I've just been listening to Thought for the Day on Radio 4. Alan Billings was talking about a good death, a reflection born of seeing Pope John Paul slip away over the past week. I didn't hear much of what he said because I was taken back to when I was 15 and Alan was the curate of my local Anglican church.
He is one of the reasons I'm a Christian. He was young, dynamic, a labour counsellor, a man of radical vision and inclusive tendencies. He invited me to join a group running the youth club that I'd started going to and through that to consider getting confirmed. Confirmation, of course, would require me thinking about what the Christian faith was all about. I duly did so, got baptised and confirmed and joined the free church across the road because they had better girls and, I think, a surer, more certain take on the faith.
Alan left and disappeared from view for a decade. He resurfaced in the 80s as a member of the commission that produced Faith in the City - a report that had a major bearing on my call to ministry. And more recently he has begun to do Thought for the Day. He's director of the centre for Ethics and Religion at Lancaster University.
As I remembered him, I thought of others who'd been influential in my development as a Christian: David Sheppard - with whom I worked on the Churches' Enquiry into Unemployment and the Future of Work - Audrey Anderson - a wonderful woman who made me tea, opened her home and listened to my struggles - David Lomax - my old RE teacher - and lots of others.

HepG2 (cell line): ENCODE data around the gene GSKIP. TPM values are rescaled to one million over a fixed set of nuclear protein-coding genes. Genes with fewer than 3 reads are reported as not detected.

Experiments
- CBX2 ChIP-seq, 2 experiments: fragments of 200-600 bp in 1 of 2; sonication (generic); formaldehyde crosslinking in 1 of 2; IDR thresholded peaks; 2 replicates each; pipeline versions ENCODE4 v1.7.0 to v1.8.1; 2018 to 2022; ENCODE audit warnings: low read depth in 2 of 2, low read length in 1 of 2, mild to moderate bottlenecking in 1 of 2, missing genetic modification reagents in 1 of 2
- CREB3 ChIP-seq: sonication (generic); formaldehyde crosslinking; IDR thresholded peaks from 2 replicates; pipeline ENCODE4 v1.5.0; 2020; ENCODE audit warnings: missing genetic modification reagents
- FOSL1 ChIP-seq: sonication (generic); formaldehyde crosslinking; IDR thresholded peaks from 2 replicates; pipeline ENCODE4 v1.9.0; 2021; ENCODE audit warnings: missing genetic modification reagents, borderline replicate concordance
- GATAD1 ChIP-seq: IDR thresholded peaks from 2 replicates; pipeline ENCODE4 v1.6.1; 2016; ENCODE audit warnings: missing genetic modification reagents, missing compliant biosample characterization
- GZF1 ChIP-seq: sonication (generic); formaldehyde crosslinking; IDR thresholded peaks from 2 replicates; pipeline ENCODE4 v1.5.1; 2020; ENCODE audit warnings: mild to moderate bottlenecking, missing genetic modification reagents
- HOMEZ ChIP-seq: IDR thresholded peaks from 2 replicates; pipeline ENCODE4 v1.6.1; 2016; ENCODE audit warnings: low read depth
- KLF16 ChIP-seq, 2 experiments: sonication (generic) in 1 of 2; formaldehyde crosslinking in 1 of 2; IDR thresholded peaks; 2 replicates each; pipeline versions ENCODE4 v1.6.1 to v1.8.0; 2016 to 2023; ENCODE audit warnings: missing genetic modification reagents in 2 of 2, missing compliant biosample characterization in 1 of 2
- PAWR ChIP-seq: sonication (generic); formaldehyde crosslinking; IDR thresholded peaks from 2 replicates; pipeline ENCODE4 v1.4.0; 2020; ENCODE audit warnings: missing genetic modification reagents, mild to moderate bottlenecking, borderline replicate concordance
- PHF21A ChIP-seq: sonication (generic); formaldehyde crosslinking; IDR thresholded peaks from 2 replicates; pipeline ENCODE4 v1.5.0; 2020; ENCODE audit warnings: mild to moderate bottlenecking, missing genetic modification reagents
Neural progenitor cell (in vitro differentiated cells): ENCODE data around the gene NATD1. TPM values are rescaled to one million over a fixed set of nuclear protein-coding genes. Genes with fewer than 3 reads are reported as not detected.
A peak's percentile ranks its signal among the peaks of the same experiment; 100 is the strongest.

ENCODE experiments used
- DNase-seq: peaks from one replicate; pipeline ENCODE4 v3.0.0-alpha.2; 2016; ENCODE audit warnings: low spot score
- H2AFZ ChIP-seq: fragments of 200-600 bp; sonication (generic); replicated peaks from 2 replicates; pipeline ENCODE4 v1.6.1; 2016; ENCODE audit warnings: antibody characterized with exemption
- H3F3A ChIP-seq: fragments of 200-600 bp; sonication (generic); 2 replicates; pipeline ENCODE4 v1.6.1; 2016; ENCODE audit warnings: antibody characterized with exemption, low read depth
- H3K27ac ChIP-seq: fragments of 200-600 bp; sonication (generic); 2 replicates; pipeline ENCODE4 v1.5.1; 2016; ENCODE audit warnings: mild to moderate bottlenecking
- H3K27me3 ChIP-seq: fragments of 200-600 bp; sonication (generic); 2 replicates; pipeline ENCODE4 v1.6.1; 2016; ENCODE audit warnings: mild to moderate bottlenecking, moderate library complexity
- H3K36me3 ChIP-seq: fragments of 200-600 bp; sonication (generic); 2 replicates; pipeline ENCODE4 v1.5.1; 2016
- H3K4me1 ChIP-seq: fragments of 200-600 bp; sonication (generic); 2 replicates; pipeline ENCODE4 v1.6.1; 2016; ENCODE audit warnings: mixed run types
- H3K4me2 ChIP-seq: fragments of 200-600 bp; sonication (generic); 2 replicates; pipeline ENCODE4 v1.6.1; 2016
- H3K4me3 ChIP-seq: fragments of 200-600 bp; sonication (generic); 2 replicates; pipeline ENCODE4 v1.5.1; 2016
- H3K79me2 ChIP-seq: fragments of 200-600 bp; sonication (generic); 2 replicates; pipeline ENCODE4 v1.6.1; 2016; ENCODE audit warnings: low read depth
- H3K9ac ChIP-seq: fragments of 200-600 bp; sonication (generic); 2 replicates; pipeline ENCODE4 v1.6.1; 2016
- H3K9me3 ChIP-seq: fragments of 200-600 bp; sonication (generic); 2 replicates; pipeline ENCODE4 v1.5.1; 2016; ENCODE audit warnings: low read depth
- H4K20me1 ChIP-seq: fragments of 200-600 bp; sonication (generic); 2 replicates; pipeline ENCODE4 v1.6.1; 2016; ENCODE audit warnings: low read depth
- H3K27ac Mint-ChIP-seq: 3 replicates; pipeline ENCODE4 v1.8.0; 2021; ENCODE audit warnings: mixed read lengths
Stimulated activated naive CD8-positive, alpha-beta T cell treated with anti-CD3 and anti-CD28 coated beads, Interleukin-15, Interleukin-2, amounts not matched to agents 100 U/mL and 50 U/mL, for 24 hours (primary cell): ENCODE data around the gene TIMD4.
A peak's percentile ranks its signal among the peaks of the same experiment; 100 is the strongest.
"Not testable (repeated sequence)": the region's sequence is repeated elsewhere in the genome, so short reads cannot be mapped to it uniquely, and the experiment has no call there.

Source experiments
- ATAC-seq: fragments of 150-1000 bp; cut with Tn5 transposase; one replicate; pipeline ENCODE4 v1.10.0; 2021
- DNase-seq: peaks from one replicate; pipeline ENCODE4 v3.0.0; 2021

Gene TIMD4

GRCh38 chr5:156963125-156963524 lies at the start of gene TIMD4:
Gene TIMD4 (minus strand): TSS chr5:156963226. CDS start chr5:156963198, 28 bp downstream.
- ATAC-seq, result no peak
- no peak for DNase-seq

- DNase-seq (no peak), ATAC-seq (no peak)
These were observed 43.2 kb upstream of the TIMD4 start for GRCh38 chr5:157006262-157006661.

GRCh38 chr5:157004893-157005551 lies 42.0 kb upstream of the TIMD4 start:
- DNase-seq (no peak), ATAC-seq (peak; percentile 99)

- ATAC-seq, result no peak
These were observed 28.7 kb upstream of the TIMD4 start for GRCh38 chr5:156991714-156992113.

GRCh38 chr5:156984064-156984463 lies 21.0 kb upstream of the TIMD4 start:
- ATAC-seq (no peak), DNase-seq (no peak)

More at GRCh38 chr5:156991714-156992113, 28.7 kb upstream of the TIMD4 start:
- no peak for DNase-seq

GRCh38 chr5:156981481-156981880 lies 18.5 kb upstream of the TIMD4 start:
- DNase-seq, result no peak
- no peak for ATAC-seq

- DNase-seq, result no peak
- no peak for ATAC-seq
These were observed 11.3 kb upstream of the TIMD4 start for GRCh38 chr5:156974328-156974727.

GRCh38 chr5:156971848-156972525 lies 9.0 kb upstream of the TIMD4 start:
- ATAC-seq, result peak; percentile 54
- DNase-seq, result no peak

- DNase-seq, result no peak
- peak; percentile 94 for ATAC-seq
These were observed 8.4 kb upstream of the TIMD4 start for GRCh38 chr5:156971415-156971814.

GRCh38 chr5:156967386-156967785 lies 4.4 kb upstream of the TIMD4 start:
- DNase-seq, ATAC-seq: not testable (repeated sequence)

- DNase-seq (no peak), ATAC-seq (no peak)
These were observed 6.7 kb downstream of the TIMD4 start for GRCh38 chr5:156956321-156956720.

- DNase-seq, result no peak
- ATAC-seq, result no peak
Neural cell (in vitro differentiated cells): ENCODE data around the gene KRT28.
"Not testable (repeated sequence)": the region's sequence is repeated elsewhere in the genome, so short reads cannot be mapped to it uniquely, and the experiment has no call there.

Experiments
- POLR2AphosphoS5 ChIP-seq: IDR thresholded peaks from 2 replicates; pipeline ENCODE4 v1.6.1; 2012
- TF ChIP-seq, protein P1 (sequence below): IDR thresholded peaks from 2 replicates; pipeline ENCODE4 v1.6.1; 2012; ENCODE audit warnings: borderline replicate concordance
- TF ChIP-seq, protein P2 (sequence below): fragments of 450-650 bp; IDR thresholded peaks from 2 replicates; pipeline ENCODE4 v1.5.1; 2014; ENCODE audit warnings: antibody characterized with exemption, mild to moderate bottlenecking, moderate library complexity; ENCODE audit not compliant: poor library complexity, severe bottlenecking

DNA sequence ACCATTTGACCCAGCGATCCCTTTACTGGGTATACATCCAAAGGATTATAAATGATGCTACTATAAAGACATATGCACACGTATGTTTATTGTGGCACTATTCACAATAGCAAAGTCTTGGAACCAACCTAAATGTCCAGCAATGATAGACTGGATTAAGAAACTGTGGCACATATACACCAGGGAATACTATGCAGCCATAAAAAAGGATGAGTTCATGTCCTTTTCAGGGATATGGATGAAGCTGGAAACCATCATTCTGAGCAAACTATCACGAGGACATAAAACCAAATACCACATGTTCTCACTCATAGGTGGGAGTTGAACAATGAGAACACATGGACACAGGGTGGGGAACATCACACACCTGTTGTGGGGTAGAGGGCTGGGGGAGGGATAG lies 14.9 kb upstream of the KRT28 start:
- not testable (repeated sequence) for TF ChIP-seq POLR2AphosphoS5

All kinds of people influence and mentor us as we grow in our faith - some consciously, some completely oblivious to the influence they're having.
All this underlines how vital relationships within our churches are. Getting the teaching sorted is important, but we learn far more through good friendships. It was Jesus' model, after all. He called 12 people to be his friends. Clearly within that group there were some who were closer friends than others - notably Peter, James and John formed a circle of three very close friends, sharing some of Jesus' most private moments (the transfiguration, his agony in the garden, etc).
Mentors are vital. We grow in our faith as we listen to them, share with them, watch them walk the Christian walk. Our churches need to be places where such mentors can be found - not through formal structures but through the creation of spaces where such relationships can blossom.
I'm so grateful for Alan Billings, though I doubt he remembers who I am.